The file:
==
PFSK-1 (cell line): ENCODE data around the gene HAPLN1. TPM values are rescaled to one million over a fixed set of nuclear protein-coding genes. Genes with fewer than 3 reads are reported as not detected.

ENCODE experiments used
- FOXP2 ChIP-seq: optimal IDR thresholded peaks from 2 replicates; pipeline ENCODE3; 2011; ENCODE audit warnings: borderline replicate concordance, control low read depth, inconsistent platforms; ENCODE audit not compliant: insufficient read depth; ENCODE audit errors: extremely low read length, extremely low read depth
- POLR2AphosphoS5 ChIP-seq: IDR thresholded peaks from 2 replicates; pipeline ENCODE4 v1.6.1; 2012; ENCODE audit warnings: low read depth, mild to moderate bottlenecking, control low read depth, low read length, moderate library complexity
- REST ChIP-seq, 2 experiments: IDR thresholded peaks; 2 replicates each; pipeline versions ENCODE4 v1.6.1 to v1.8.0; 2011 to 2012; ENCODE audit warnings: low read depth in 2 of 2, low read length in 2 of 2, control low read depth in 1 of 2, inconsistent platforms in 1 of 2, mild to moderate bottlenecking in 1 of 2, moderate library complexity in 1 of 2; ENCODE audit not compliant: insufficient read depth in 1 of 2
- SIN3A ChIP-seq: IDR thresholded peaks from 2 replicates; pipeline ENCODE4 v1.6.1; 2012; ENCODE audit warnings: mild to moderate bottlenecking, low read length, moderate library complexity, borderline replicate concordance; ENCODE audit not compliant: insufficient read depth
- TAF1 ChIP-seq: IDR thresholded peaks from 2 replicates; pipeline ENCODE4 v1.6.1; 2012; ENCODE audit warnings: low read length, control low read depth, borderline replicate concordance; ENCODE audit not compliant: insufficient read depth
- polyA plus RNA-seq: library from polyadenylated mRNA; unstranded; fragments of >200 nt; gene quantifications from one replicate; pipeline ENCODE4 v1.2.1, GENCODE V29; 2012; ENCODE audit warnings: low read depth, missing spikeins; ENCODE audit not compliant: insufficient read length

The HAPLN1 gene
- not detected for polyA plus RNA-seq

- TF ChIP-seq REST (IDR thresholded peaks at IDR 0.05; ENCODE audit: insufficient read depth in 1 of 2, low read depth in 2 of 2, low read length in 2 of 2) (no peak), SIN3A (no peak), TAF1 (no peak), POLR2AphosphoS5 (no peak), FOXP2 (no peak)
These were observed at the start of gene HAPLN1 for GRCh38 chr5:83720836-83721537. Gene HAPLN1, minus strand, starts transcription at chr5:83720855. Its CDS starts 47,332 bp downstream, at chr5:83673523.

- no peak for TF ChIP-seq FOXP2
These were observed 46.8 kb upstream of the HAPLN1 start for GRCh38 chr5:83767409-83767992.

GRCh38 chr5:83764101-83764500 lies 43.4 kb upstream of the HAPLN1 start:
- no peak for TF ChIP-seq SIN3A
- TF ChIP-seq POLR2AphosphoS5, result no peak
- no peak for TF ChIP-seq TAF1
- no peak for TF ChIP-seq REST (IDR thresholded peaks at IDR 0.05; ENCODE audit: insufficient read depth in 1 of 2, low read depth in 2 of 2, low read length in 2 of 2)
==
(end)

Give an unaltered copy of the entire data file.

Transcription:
PFSK-1 (cell line): ENCODE data around the gene HAPLN1. TPM values are rescaled to one million over a fixed set of nuclear protein-coding genes. Genes with fewer than 3 reads are reported as not detected.

ENCODE experiments used
- FOXP2 ChIP-seq: optimal IDR thresholded peaks from 2 replicates; pipeline ENCODE3; 2011; ENCODE audit warnings: borderline replicate concordance, control low read depth, inconsistent platforms; ENCODE audit not compliant: insufficient read depth; ENCODE audit errors: extremely low read length, extremely low read depth
- POLR2AphosphoS5 ChIP-seq: IDR thresholded peaks from 2 replicates; pipeline ENCODE4 v1.6.1; 2012; ENCODE audit warnings: low read depth, mild to moderate bottlenecking, control low read depth, low read length, moderate library complexity
- REST ChIP-seq, 2 experiments: IDR thresholded peaks; 2 replicates each; pipeline versions ENCODE4 v1.6.1 to v1.8.0; 2011 to 2012; ENCODE audit warnings: low read depth in 2 of 2, low read length in 2 of 2, control low read depth in 1 of 2, inconsistent platforms in 1 of 2, mild to moderate bottlenecking in 1 of 2, moderate library complexity in 1 of 2; ENCODE audit not compliant: insufficient read depth in 1 of 2
- SIN3A ChIP-seq: IDR thresholded peaks from 2 replicates; pipeline ENCODE4 v1.6.1; 2012; ENCODE audit warnings: mild to moderate bottlenecking, low read length, moderate library complexity, borderline replicate concordance; ENCODE audit not compliant: insufficient read depth
- TAF1 ChIP-seq: IDR thresholded peaks from 2 replicates; pipeline ENCODE4 v1.6.1; 2012; ENCODE audit warnings: low read length, control low read depth, borderline replicate concordance; ENCODE audit not compliant: insufficient read depth
- polyA plus RNA-seq: library from polyadenylated mRNA; unstranded; fragments of >200 nt; gene quantifications from one replicate; pipeline ENCODE4 v1.2.1, GENCODE V29; 2012; ENCODE audit warnings: low read depth, missing spikeins; ENCODE audit not compliant: insufficient read length

The HAPLN1 gene
- not detected for polyA plus RNA-seq

- TF ChIP-seq REST (IDR thresholded peaks at IDR 0.05; ENCODE audit: insufficient read depth in 1 of 2, low read depth in 2 of 2, low read length in 2 of 2) (no peak), SIN3A (no peak), TAF1 (no peak), POLR2AphosphoS5 (no peak), FOXP2 (no peak)
These were observed at the start of gene HAPLN1 for GRCh38 chr5:83720836-83721537. Gene HAPLN1, minus strand, starts transcription at chr5:83720855. Its CDS starts 47,332 bp downstream, at chr5:83673523.

- no peak for TF ChIP-seq FOXP2
These were observed 46.8 kb upstream of the HAPLN1 start for GRCh38 chr5:83767409-83767992.

GRCh38 chr5:83764101-83764500 lies 43.4 kb upstream of the HAPLN1 start:
- no peak for TF ChIP-seq SIN3A
- TF ChIP-seq POLR2AphosphoS5, result no peak
- no peak for TF ChIP-seq TAF1
- no peak for TF ChIP-seq REST (IDR thresholded peaks at IDR 0.05; ENCODE audit: insufficient read depth in 1 of 2, low read depth in 2 of 2, low read length in 2 of 2)